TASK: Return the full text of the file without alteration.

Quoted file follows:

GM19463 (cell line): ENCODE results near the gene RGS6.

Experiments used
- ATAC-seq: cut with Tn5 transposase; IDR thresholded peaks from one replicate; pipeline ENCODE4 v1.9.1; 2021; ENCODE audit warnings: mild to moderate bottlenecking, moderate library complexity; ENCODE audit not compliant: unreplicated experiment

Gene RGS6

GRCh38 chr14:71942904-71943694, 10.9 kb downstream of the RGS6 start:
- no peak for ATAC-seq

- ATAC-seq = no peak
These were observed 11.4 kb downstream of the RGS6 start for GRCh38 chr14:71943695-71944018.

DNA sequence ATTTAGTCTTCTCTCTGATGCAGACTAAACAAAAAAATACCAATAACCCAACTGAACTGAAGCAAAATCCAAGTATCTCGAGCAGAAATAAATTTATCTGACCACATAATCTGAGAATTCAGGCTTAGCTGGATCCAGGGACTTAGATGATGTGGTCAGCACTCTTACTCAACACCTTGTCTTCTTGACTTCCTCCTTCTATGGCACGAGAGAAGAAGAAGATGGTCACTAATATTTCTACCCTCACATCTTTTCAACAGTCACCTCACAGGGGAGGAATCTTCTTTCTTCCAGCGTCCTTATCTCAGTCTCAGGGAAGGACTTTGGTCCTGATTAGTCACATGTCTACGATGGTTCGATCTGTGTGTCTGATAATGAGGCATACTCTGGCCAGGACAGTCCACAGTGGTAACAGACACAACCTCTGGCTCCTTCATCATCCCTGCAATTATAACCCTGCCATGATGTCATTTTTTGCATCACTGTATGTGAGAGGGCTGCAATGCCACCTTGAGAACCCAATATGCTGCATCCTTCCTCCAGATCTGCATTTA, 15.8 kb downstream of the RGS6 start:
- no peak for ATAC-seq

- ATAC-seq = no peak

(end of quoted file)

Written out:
GM19463 (cell line): ENCODE results near the gene RGS6.

Experiments used
- ATAC-seq: cut with Tn5 transposase; IDR thresholded peaks from one replicate; pipeline ENCODE4 v1.9.1; 2021; ENCODE audit warnings: mild to moderate bottlenecking, moderate library complexity; ENCODE audit not compliant: unreplicated experiment

Gene RGS6

GRCh38 chr14:71942904-71943694, 10.9 kb downstream of the RGS6 start:
- no peak for ATAC-seq

- ATAC-seq = no peak
These were observed 11.4 kb downstream of the RGS6 start for GRCh38 chr14:71943695-71944018.

DNA sequence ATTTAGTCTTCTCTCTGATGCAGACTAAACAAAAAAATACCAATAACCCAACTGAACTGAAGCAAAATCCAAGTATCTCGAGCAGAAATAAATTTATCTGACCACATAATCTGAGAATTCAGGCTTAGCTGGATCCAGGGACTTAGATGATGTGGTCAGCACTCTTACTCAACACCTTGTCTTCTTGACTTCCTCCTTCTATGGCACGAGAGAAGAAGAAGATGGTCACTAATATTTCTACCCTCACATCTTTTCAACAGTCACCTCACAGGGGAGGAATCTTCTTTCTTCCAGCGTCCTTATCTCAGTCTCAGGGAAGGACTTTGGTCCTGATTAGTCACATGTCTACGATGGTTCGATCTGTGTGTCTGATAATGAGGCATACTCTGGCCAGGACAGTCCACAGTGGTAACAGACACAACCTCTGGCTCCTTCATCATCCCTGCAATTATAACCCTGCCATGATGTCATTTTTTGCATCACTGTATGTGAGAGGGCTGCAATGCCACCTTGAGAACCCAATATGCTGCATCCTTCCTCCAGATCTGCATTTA, 15.8 kb downstream of the RGS6 start:
- no peak for ATAC-seq

- ATAC-seq = no peak